Coastal Road terrorist refuses to apologize, says peace 'important'
Khaled Abu Asba is one of only two perpetrators still alive of the 1978 Coastal Road Massacre.
BETHLEHEM - Khaled Abu Asba, one of only two perpetrators still alive of the 1978 Coastal Road Massacre, in which 35 Israelis were killed and 71 wounded, is not willing to express remorse or to apologize for what he did.
"When the Israeli government stands before all of the media outlets and apologizes for all of its actions against the Palestinians, I'll be right there to apologize as well. I'm not willing right now to talk about regret or apologies. But let's not go back to the past," Abu Asba says.
"I did one action. Think about how many the Israelis did against the Palestinians, including in Gaza eight months ago. We have to reach a solution of peace, and that's what important right now," he says.
Abu Asba is apparently not particularly surprised by the presence of an Israeli journalist at the sixth Fatah convention, the first in 20 years.
Abu Asba spent seven years in Ashkelon prison before being released in a prisoner exchange. He then worked in Fatah training camps in Iraq and in the past few years has lived in Jordan with his Nazareth-born wife, who was stripped of her Israeli citizenship upon marrying him.
"Just like any citizen returning to his homeland after 30 years, that's how I feel now," he says.
Abu Asba is now 49 years old. When he committed the attack, he was 18. "I arrived in Tul Karm from Kuwait, where my family lived until 1967. After a few years, when Fatah started distributing leaflets and newsletters, I decided to join the organization."
First, he underwent training in south Lebanon and Beirut, where he was supervised by Khalil al-Wazir, also known as Abu Jihad. Abu Asba says his mentor always told his students that should they take hostages, they were prohibited from hurting them, even from giving them a light slap on the cheek.
"We didn't know what the specific goal of the attack was. We trained in Lebanon to take hostages, but we didn't know things would develop that way. They picked 13 of us. The commander was Abu Hiza'a - Mahmoud Abu Naif," he recounts.
"On March 9, 1978, we left Lebanon in two convoys. The sea was very rough, one of the boats capsized and two people drowned, one was from Yemen and the other from Palestine. After two days we reached Israel's shore, but we didn't know where we were landing. During training we saw films about Tel Aviv, with its shoreline and all the hotels, so we knew we weren't landing there," he says. The spot was Kibbutz Ma'agan Michael, north of Hadera.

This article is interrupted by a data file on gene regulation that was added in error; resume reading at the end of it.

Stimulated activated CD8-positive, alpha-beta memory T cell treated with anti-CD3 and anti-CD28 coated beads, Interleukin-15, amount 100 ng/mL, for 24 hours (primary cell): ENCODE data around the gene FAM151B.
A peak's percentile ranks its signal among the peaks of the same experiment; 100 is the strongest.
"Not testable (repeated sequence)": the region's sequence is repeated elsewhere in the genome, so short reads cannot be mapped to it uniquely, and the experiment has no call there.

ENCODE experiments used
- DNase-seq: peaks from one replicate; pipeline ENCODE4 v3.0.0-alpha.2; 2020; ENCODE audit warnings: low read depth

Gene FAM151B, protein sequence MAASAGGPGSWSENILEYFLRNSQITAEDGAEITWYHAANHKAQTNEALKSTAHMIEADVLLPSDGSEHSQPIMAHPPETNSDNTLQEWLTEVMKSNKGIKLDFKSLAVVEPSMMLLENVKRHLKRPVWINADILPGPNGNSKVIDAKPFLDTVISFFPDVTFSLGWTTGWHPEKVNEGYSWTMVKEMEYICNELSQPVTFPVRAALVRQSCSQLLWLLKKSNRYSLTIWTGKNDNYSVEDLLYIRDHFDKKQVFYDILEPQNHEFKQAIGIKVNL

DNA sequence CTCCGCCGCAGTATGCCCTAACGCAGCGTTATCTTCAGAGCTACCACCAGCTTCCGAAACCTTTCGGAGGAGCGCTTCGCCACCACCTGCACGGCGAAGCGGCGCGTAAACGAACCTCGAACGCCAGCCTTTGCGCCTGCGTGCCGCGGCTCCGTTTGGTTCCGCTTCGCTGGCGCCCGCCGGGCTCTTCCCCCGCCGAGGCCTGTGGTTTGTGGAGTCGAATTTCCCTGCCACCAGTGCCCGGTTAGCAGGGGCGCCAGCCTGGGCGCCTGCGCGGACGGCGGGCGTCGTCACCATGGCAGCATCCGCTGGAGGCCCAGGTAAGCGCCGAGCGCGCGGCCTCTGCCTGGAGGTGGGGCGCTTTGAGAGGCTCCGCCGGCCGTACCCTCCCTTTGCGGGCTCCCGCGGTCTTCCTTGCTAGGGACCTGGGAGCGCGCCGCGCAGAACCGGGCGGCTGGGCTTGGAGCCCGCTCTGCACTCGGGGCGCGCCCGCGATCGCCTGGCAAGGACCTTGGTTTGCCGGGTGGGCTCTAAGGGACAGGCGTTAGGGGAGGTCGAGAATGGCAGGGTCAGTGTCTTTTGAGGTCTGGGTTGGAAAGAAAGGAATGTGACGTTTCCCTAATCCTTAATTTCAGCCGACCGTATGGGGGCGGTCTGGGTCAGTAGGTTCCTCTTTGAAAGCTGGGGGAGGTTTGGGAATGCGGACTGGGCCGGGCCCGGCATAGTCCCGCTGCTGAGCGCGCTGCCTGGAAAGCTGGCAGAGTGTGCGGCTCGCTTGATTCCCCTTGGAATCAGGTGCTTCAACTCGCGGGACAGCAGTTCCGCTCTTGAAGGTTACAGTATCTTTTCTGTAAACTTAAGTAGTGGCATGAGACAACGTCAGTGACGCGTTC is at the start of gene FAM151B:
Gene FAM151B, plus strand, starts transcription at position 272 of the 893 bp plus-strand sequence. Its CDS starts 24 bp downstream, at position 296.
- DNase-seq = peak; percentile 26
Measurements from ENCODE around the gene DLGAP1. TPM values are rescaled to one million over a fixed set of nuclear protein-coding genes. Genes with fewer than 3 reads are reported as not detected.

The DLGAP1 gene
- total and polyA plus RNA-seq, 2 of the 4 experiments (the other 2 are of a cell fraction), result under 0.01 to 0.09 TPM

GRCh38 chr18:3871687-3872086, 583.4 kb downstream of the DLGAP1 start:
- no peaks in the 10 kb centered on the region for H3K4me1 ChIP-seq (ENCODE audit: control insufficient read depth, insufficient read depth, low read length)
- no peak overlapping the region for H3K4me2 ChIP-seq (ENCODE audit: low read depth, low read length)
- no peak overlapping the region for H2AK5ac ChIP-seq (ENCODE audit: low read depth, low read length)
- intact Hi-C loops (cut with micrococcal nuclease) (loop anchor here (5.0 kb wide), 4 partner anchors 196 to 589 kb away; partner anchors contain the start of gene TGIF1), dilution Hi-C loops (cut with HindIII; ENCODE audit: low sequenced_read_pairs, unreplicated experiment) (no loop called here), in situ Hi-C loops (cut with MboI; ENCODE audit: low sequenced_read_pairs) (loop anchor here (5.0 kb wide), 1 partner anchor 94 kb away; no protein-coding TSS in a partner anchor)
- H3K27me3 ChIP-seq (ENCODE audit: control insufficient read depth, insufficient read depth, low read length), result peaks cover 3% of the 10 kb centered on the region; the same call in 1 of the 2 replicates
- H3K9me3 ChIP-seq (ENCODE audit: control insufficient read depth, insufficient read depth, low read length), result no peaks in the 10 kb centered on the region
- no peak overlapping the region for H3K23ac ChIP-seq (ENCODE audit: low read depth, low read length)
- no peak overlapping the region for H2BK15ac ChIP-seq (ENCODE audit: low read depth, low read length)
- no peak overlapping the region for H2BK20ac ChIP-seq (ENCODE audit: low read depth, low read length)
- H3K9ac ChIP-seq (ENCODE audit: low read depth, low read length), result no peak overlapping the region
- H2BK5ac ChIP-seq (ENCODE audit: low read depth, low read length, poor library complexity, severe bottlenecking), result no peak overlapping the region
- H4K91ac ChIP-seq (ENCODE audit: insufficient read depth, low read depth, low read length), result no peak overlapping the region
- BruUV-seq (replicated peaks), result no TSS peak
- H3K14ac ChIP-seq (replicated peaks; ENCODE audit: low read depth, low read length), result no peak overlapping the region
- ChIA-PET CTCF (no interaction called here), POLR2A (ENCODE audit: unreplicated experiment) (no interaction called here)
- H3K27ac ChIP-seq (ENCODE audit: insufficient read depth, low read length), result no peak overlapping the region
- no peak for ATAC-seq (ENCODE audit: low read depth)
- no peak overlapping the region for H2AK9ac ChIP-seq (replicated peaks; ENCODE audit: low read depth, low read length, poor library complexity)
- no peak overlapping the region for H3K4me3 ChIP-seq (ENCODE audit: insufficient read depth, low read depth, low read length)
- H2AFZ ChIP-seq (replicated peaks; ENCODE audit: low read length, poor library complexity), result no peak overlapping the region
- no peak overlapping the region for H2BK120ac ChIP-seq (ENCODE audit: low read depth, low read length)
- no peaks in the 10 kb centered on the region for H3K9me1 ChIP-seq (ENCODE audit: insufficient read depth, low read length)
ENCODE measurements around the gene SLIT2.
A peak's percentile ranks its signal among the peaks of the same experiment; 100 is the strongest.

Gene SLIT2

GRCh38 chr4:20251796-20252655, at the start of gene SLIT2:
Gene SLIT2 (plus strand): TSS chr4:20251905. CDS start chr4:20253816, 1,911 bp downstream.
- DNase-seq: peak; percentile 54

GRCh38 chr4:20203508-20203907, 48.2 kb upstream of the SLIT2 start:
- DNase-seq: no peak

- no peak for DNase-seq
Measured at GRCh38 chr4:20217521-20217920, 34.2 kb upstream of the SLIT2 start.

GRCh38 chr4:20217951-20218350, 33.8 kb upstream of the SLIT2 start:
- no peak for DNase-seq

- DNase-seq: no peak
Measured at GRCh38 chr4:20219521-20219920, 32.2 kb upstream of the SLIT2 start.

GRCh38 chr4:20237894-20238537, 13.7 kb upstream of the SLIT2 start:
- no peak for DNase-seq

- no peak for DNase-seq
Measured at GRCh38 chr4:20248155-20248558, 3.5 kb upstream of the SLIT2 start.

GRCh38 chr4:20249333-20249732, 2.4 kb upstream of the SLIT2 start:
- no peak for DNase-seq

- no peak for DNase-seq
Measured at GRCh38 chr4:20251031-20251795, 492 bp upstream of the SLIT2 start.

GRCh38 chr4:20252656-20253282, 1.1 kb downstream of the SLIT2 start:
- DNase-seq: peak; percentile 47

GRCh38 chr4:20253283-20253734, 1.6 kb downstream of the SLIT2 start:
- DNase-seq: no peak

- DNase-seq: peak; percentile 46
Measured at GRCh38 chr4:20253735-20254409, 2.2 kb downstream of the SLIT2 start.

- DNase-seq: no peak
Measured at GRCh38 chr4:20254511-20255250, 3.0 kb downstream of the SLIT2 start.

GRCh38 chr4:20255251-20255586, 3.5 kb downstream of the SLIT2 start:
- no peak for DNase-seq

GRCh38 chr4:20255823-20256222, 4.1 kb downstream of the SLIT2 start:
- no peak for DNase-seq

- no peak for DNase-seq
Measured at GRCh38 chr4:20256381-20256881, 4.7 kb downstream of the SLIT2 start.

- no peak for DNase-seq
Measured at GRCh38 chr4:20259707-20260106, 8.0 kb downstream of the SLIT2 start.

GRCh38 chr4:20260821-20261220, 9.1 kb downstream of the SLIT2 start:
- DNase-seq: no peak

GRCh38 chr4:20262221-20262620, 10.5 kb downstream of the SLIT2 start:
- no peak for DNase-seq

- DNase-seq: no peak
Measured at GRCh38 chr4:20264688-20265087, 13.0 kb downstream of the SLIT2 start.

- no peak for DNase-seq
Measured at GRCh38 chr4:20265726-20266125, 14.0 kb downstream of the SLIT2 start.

Asked about the American nature photographer Gail Rubin, who was killed there while taking pictures, Abu Asba attributes her murder to Dalal Mughrabi, the lone female in the group.
Of Rubin, Abu Asba says, "We worried she'd tell on us. We didn't know she wasn't Israeli. We went out to the road and we stopped the first bus. We got on and started traveling south, and we explained to the driver, who spoke some Arabic, what he had to do."
"Meanwhile we stopped another bus and transferred all of its passengers to the first bus, and started moving toward Tel Aviv," he says. Israeli police began setting up roadblocks and firing on the buses. "At every intersection there was an exchange of fire, but we never shot the hostages," Abu Asba says.
Police set up a large roadblock near the site in Ramat Hasharon where Cinema City stands today, and the buses finally stopped. "They fired at us from every direction. They directed so much fire at us, the entire back of the bus started burning," he remembers. "All of the killed and injured were from Israeli fire, not ours."
Are you trying to tell me no hostages were killed from your fire?
Will you stay in the West Bank?
"I'll do what Abu Mazen [Palestinian President Mahmoud Abbas] tells me to do," he says. "I can understand Israel's difficulty in accepting my presence here, just like I can understand the suffering of anyone else in the world. But maybe it must be emphasized again - we came back here, we made the Oslo Accords. We started negotiations, but since then, what has happened? Just more settlements and the [separation] fence," he says.
"I don't hate Israelis. On the contrary, I admire many of them, such as my lawyer at the time, Leah Tsemel. Jews were among us Arabs in the past, but the Zionist movement ruined everything. Look how the Jews lived in Arab countries until 1948," he says.
"Israel must understand that to achieve quiet and security, real peace is needed. It's true, the armed struggle isn't the only solution, but if there's no other solution, what choice do we have? What do you want, to build more and more settlements and for me to kiss your hand? If there is a diplomatic solution, there will be no need for violence."